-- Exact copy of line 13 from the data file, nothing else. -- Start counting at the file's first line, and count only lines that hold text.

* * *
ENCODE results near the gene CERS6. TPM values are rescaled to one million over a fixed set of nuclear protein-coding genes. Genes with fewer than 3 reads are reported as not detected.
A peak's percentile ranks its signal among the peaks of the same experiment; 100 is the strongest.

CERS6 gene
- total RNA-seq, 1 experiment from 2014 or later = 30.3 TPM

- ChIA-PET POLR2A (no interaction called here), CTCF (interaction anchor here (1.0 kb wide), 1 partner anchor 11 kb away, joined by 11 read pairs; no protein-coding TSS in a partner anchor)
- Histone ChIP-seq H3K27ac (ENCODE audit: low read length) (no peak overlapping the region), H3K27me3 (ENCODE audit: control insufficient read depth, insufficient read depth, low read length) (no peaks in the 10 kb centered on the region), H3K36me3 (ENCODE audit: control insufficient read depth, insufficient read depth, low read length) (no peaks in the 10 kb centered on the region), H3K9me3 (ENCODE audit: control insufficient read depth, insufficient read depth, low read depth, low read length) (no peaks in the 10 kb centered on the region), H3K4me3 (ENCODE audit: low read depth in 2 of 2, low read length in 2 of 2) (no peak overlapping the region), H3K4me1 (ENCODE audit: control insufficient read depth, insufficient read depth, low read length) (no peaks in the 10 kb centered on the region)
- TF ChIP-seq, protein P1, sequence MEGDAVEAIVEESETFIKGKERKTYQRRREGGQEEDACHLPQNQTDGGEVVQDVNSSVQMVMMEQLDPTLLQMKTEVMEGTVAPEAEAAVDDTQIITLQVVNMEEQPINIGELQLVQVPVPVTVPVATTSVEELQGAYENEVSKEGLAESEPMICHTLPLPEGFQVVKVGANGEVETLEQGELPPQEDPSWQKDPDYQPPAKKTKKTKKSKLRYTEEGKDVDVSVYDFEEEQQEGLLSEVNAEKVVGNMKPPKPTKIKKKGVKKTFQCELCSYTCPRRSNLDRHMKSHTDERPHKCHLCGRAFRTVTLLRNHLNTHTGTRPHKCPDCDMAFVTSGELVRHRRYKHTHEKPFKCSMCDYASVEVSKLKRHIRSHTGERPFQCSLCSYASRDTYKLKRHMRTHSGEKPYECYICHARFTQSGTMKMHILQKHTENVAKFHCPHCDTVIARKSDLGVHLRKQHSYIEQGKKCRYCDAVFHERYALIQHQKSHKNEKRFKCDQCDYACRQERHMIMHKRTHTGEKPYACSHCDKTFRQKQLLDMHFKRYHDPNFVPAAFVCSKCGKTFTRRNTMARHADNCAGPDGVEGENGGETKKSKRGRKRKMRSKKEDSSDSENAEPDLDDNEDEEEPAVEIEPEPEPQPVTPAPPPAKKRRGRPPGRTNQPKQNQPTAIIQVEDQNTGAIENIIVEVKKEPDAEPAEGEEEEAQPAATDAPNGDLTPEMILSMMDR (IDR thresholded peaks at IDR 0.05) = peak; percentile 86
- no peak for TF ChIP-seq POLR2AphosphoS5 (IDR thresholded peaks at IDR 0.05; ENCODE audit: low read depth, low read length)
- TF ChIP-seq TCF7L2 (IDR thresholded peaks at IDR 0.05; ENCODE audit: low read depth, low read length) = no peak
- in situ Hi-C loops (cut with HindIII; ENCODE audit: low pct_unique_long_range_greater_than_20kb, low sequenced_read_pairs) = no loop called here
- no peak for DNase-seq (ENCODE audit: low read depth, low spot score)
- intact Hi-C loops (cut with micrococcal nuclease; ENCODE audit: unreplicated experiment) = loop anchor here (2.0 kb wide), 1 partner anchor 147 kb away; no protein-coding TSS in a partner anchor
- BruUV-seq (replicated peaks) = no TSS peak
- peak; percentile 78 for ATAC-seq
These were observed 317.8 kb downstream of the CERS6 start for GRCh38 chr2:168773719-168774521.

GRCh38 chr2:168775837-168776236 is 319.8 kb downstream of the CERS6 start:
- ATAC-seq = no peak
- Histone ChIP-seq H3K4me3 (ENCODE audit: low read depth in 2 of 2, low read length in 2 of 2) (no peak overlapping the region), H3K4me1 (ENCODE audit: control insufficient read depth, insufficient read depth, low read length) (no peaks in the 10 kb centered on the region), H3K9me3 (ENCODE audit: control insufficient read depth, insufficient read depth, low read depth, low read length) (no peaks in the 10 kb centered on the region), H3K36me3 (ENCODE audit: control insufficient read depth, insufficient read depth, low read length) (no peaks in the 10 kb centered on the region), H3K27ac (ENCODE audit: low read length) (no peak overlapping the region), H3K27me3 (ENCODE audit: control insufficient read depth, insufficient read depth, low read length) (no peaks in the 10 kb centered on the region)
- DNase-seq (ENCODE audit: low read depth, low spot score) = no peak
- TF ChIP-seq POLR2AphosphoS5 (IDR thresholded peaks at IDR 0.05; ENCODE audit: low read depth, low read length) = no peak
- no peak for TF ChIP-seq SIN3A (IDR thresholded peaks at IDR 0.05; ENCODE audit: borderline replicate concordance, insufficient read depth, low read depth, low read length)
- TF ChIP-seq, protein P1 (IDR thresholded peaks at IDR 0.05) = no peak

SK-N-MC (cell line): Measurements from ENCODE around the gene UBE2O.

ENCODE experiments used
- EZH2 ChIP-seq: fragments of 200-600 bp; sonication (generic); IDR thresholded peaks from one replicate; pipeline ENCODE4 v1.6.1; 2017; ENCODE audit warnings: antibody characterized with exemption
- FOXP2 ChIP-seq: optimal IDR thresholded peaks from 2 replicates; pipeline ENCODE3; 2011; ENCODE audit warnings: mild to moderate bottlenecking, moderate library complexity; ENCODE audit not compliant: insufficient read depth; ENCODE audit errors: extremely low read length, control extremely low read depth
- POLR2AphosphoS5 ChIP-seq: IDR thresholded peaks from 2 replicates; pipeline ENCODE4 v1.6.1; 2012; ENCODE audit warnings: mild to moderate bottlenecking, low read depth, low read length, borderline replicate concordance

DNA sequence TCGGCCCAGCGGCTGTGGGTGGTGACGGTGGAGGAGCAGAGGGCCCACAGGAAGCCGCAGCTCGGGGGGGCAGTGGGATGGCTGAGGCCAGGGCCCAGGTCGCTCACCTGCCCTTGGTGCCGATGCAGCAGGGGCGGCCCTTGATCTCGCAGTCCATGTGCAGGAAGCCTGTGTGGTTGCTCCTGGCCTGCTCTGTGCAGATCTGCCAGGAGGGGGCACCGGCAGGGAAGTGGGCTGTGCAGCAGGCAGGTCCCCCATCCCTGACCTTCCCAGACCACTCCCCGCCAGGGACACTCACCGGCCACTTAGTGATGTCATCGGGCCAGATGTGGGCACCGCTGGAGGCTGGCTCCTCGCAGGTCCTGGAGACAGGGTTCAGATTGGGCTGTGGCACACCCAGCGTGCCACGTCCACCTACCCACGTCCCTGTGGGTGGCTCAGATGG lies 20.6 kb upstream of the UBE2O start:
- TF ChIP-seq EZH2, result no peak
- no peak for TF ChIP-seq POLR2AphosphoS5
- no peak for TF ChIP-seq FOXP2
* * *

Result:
- BruUV-seq (replicated peaks) = no TSS peak